Cambodia Land Deal Condemned

The World Bank criticizes a Cambodian land deal that has displaced thousands of poor residents from around a lake.

For a while now, residents of Phnom Penh have watched aghast as the government has allowed a property developer to clear the shores of a city lake of those residents deemed too poor to live there, and then fill it in with slurry from the Mekong River.

Boeng Kek Lake was an historic site that provided much needed drainage for a city that often floods in the wet season. Now it’s not much more than a puddle, ready for developers to build luxury flats and high-end shops for the country’s elite and small middle class, often known locally as the Khmer Riche.

The site has also become a flashpoint for righteous NGOs fed up with the crony capitalism that has dogged Cambodia since peace was finally established in 1998 and a government that insists such projects must go ahead if the country’s economic development is to happen.

That was until the World Bank stepped in, conducted its own surveys in response to complaints from NGOs, and suspended all new lending to Cambodia after the government failed to agree on fair compensation packages for remaining land owners.

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The bank’s inspection panel has found that residents around the lake were denied access to due process of adjudication of property claims, and that they had subsequently been displaced in violation of policies already agreed to by the bank and the government.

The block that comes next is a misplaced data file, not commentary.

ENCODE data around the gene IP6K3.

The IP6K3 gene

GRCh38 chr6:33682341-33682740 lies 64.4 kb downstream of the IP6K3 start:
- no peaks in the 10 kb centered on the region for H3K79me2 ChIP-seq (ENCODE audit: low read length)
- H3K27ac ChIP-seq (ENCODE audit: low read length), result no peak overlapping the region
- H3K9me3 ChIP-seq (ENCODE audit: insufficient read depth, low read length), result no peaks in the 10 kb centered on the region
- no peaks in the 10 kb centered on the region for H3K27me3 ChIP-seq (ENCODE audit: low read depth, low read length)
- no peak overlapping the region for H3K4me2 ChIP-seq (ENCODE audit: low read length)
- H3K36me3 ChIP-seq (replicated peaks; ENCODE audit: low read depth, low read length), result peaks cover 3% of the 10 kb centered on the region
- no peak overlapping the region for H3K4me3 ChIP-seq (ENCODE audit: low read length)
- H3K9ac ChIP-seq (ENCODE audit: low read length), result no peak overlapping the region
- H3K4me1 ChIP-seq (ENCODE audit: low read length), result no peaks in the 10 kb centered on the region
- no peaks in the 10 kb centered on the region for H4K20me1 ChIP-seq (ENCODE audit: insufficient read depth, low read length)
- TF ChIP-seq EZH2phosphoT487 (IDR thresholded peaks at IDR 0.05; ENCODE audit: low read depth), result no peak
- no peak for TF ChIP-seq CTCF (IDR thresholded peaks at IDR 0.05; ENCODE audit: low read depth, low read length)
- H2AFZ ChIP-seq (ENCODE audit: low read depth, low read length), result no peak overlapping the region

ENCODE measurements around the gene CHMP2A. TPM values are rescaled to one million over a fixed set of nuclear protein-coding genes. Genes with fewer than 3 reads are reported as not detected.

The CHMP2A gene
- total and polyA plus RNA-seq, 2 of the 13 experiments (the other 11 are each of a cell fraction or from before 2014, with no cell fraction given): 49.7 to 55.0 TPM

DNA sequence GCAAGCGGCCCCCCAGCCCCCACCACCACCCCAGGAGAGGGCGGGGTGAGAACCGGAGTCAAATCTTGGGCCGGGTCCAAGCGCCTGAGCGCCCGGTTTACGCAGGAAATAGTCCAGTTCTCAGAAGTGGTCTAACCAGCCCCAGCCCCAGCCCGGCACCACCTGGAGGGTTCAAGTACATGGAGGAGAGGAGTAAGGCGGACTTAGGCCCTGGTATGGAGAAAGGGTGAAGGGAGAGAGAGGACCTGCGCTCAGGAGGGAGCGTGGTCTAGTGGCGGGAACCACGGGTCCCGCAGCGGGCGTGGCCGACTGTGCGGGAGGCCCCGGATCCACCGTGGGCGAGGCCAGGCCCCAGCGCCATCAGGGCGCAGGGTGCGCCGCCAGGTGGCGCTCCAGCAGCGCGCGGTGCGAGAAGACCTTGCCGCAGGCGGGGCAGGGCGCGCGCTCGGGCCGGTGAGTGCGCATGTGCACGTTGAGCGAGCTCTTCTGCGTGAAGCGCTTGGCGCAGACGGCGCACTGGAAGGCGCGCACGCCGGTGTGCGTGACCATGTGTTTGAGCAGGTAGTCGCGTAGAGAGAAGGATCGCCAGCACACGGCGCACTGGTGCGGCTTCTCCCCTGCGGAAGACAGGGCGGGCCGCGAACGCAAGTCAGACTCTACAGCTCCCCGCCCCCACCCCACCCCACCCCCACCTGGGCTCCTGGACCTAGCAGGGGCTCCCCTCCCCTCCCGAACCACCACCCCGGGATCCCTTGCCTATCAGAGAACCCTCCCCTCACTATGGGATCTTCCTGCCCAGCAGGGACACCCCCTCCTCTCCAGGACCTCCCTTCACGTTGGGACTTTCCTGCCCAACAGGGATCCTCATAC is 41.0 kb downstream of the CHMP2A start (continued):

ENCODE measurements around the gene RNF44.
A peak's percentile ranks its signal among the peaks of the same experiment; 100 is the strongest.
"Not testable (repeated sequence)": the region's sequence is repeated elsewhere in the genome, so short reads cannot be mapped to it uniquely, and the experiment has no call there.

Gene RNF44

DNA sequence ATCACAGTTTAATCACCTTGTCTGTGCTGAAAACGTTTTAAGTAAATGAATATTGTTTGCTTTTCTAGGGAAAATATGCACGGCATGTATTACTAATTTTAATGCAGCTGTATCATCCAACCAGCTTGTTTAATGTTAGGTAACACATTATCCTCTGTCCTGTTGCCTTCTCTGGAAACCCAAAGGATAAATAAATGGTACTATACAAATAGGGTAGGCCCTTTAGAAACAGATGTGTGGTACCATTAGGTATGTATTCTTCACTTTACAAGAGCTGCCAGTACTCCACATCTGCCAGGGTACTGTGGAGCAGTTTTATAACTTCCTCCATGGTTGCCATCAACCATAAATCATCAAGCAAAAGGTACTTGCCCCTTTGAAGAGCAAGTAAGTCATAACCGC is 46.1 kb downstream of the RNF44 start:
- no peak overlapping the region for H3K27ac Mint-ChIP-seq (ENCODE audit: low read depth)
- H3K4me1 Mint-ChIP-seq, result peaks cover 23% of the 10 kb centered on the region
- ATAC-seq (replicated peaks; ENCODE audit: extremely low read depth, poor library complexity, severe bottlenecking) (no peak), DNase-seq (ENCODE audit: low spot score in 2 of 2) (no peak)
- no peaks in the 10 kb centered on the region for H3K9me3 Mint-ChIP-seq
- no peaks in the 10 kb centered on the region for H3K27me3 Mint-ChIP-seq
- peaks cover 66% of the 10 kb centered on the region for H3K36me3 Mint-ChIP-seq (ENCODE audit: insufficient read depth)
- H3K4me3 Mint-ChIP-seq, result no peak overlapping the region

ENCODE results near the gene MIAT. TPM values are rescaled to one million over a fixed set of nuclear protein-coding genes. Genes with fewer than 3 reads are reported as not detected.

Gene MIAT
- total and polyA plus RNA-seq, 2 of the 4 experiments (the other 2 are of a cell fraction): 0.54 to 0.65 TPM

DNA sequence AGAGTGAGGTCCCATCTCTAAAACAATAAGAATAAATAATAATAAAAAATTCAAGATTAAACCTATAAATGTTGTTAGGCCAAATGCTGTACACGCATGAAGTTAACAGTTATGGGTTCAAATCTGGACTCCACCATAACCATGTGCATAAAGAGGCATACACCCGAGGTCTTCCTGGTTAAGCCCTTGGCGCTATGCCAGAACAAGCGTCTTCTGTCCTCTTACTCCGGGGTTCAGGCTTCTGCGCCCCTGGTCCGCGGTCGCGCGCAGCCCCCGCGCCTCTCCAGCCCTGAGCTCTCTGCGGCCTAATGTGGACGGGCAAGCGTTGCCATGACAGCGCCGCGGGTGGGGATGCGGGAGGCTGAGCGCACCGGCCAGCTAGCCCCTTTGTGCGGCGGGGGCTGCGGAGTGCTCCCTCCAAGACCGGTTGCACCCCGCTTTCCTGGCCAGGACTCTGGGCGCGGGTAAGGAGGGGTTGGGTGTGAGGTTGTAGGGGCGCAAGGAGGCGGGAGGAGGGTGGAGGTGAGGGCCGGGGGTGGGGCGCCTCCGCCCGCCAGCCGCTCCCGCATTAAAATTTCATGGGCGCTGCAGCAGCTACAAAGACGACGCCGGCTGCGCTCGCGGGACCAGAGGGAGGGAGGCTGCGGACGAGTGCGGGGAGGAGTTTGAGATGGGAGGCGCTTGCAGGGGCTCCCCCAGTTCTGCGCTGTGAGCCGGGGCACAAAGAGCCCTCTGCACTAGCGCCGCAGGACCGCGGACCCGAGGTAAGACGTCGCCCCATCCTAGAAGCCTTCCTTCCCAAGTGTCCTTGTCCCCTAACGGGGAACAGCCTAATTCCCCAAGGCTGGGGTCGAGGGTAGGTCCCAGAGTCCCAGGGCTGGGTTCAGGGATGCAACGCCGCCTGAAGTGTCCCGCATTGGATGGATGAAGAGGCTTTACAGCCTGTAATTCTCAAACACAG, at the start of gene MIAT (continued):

Two thousand people have already been evicted, of whom the panel said the bank had been too slow in responding to them, and another 10,000 are facing eviction.

The development is being led by Inner Mongolia Erdos Hongjun Investment Corp of China. The company has apparently promised investments worth $3 billion in Cambodia on projects ranging from housing to power generation.

The World Bank move was a calculated decision. Western governments have shied from calls over recent years to use foreign aid as an inducement to encourage or force the Cambodian government to improve its human rights record and reduce corruption. The fear is that any cut would simply push Cambodia further into the arms of a waiting China, which always insists it invests and disperses foreign aid with no strings attached. World Bank investments are just $343 million and focused on health and education.

Prime Minister Hun Sen may be no angel, but he is the wiliest of all leaders in Southeast Asia. And, given his experience with foreign governments over the years, he’s unlikely to be overwhelmed by Chinese interpretations of noblesse oblige.

Similarly, he loathes being told how to spend money by international institutions like the World Bank.

Perhaps it’s time his government reconsidered an earlier deal that would set aside 15 hectares around the lake for a local housing development and perhaps even renovate what remains of the lake as a park.

That deal was rejected by the government in 2007, when a 99-year lease was granted to the developers. But its reinstatement would go a long way in easing tensions with the World Bank, which over the years has done much more for Cambodia than the Chinese.